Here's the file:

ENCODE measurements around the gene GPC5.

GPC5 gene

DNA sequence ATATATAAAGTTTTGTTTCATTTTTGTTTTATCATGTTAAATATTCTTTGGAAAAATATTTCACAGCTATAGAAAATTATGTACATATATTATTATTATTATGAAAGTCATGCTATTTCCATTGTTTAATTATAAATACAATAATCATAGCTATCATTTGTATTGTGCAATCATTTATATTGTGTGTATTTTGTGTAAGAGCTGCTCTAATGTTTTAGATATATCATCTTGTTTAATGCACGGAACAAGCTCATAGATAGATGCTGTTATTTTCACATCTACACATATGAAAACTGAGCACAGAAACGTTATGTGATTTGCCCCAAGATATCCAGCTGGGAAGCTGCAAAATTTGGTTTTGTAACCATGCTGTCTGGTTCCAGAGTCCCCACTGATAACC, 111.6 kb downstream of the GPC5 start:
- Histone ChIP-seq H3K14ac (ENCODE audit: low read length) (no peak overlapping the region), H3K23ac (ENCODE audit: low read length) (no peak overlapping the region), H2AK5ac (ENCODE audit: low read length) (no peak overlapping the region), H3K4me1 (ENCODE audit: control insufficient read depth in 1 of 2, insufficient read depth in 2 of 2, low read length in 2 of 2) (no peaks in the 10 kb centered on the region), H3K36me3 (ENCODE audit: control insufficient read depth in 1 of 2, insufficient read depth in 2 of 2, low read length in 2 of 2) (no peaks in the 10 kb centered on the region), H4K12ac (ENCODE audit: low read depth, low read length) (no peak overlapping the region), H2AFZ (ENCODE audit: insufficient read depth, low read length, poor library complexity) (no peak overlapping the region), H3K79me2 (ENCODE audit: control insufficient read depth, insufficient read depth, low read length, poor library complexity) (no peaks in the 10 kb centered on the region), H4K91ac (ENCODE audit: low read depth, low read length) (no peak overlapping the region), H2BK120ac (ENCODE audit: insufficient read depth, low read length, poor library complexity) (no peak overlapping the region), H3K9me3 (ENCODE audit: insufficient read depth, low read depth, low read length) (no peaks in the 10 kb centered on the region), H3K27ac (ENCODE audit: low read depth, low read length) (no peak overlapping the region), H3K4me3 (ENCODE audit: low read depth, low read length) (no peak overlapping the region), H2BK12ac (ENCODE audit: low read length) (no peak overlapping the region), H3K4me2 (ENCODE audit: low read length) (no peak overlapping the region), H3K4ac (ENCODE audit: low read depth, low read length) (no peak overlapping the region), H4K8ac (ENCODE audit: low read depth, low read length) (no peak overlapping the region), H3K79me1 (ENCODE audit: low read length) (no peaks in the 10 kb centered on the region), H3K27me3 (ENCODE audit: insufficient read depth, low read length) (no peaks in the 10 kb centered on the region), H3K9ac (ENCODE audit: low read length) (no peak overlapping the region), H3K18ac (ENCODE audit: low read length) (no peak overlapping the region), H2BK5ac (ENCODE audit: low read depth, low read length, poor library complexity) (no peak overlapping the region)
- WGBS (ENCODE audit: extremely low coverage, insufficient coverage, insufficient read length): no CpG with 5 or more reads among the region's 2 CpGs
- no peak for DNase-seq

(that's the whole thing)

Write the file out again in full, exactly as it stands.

ENCODE measurements around the gene GPC5.

GPC5 gene

DNA sequence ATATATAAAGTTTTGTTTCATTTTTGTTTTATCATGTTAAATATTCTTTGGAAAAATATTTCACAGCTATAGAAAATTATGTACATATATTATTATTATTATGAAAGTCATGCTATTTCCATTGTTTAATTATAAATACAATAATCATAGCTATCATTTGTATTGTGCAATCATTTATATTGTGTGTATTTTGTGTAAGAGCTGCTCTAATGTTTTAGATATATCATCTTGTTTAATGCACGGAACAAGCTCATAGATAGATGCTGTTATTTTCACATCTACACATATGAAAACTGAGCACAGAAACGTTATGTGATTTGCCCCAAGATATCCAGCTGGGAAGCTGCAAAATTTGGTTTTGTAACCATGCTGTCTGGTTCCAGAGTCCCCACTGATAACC, 111.6 kb downstream of the GPC5 start:
- Histone ChIP-seq H3K14ac (ENCODE audit: low read length) (no peak overlapping the region), H3K23ac (ENCODE audit: low read length) (no peak overlapping the region), H2AK5ac (ENCODE audit: low read length) (no peak overlapping the region), H3K4me1 (ENCODE audit: control insufficient read depth in 1 of 2, insufficient read depth in 2 of 2, low read length in 2 of 2) (no peaks in the 10 kb centered on the region), H3K36me3 (ENCODE audit: control insufficient read depth in 1 of 2, insufficient read depth in 2 of 2, low read length in 2 of 2) (no peaks in the 10 kb centered on the region), H4K12ac (ENCODE audit: low read depth, low read length) (no peak overlapping the region), H2AFZ (ENCODE audit: insufficient read depth, low read length, poor library complexity) (no peak overlapping the region), H3K79me2 (ENCODE audit: control insufficient read depth, insufficient read depth, low read length, poor library complexity) (no peaks in the 10 kb centered on the region), H4K91ac (ENCODE audit: low read depth, low read length) (no peak overlapping the region), H2BK120ac (ENCODE audit: insufficient read depth, low read length, poor library complexity) (no peak overlapping the region), H3K9me3 (ENCODE audit: insufficient read depth, low read depth, low read length) (no peaks in the 10 kb centered on the region), H3K27ac (ENCODE audit: low read depth, low read length) (no peak overlapping the region), H3K4me3 (ENCODE audit: low read depth, low read length) (no peak overlapping the region), H2BK12ac (ENCODE audit: low read length) (no peak overlapping the region), H3K4me2 (ENCODE audit: low read length) (no peak overlapping the region), H3K4ac (ENCODE audit: low read depth, low read length) (no peak overlapping the region), H4K8ac (ENCODE audit: low read depth, low read length) (no peak overlapping the region), H3K79me1 (ENCODE audit: low read length) (no peaks in the 10 kb centered on the region), H3K27me3 (ENCODE audit: insufficient read depth, low read length) (no peaks in the 10 kb centered on the region), H3K9ac (ENCODE audit: low read length) (no peak overlapping the region), H3K18ac (ENCODE audit: low read length) (no peak overlapping the region), H2BK5ac (ENCODE audit: low read depth, low read length, poor library complexity) (no peak overlapping the region)
- WGBS (ENCODE audit: extremely low coverage, insufficient coverage, insufficient read length): no CpG with 5 or more reads among the region's 2 CpGs
- no peak for DNase-seq